Reason and Rhyme by Jim Lauderdale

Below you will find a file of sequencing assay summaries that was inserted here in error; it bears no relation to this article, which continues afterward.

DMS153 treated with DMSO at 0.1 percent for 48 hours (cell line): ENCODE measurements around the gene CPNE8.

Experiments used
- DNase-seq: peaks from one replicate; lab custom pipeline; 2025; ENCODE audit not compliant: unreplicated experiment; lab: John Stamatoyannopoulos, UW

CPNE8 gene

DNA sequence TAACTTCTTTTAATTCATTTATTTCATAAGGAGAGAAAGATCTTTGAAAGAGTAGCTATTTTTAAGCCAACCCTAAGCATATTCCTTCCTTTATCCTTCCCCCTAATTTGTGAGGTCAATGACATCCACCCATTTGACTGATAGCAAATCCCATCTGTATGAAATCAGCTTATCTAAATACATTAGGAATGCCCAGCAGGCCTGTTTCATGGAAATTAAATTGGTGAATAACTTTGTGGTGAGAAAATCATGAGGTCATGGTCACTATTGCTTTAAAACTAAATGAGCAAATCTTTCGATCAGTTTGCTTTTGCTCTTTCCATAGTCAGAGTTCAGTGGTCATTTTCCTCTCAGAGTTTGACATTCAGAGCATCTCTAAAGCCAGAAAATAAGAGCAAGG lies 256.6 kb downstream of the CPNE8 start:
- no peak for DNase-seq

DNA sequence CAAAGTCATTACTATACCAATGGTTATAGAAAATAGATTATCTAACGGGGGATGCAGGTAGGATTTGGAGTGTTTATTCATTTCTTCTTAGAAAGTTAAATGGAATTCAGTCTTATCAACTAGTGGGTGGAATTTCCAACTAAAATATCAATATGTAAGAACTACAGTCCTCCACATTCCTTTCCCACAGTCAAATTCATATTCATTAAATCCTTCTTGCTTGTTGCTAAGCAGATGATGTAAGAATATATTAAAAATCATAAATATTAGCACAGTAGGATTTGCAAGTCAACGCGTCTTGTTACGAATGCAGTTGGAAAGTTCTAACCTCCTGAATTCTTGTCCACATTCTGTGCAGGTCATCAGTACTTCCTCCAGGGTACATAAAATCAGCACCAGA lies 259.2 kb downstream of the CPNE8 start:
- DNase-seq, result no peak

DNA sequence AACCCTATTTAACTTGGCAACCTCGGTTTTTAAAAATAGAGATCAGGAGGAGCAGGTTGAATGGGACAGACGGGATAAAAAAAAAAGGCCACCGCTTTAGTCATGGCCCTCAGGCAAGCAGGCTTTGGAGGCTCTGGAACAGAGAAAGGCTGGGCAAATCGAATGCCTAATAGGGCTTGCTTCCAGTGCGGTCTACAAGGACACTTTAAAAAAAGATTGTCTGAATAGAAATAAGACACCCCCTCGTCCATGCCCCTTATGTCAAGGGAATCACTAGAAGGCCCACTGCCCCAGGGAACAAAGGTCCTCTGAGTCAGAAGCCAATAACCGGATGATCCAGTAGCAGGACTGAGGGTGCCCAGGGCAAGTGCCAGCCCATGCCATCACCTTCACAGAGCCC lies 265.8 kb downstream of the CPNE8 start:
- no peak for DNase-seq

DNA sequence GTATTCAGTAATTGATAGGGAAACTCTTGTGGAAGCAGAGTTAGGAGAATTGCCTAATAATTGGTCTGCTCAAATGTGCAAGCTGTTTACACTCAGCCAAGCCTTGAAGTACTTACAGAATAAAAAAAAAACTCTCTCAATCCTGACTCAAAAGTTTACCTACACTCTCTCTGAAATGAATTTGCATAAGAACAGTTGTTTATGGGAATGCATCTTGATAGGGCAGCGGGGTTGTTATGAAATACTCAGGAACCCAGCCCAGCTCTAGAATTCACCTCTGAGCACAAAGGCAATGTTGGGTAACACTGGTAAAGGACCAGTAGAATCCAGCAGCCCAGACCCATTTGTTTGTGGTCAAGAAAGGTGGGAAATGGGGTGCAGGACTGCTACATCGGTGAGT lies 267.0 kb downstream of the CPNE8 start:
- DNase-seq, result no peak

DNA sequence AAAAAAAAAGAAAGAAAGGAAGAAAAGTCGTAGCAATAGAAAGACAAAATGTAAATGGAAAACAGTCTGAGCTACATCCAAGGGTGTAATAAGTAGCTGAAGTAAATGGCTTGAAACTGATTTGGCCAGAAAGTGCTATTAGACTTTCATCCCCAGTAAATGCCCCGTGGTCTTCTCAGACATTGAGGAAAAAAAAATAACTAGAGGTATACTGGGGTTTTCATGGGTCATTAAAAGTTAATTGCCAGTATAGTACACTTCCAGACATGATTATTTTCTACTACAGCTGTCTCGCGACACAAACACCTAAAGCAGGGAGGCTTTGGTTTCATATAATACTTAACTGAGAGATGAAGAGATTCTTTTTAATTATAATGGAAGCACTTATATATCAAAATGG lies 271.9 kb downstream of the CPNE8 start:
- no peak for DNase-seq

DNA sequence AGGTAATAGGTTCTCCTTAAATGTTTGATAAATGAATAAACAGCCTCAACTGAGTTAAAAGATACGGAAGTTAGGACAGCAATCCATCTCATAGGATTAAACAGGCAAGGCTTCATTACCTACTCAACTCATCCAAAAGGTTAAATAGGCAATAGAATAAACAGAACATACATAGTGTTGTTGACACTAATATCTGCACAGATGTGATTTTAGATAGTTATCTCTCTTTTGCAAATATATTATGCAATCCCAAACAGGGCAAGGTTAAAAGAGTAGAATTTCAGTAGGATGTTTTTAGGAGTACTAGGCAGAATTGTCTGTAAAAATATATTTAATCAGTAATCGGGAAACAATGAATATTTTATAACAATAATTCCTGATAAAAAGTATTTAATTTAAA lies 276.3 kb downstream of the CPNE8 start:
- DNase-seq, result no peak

You won’t hear him on country radio, but Jim Lauderdale doesn’t need to make waves on the air. Over the past 12 years, the eclectic yet thoroughly country-rooted singer/songwriter has flirted increasingly with the bluegrass scene to much acclaim, starting with I Feel Like Singing Today, his 1999 collaboration with Ralph Stanley & the Clinch Mountain Boys. Not even that call to old-time musical tradition stopped the inimitable artist from skewing sideways by co-writing with Grateful Dead lyricist Robert Hunter. Here, Jim again collaborates with Hunter, this time filling an entire album with subject matter rarely aligned with bluegrass norms and wordplay both complex and subtly comic. But his musical command of the genre is without flaw, as is his band’s. Producer Randy Kohrs’ fleet-fingered resonator guitar rips through Reason and Rhyme with particular abandon, joined by equally inspired licks from his fellow pickers. At one point, Jim notes his distaste for supermarket music in my ear; accordingly, the turquoise-hued bluegrass offered here is anything but generic—it’s specialty-shop stuff.

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